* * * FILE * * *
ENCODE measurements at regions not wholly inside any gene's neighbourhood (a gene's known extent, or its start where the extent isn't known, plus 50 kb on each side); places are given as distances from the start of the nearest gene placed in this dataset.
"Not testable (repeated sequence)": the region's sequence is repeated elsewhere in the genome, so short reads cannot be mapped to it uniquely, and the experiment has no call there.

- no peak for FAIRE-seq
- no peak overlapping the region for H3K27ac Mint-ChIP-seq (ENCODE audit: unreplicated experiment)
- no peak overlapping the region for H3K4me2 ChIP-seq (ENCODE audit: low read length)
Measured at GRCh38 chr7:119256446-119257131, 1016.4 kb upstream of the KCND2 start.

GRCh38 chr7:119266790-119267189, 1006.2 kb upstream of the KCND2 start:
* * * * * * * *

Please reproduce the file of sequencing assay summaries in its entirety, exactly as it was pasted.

ENCODE measurements at regions not wholly inside any gene's neighbourhood (a gene's known extent, or its start where the extent isn't known, plus 50 kb on each side); places are given as distances from the start of the nearest gene placed in this dataset.
"Not testable (repeated sequence)": the region's sequence is repeated elsewhere in the genome, so short reads cannot be mapped to it uniquely, and the experiment has no call there.

- no peak for FAIRE-seq
- no peak overlapping the region for H3K27ac Mint-ChIP-seq (ENCODE audit: unreplicated experiment)
- no peak overlapping the region for H3K4me2 ChIP-seq (ENCODE audit: low read length)
Measured at GRCh38 chr7:119256446-119257131, 1016.4 kb upstream of the KCND2 start.

GRCh38 chr7:119266790-119267189, 1006.2 kb upstream of the KCND2 start: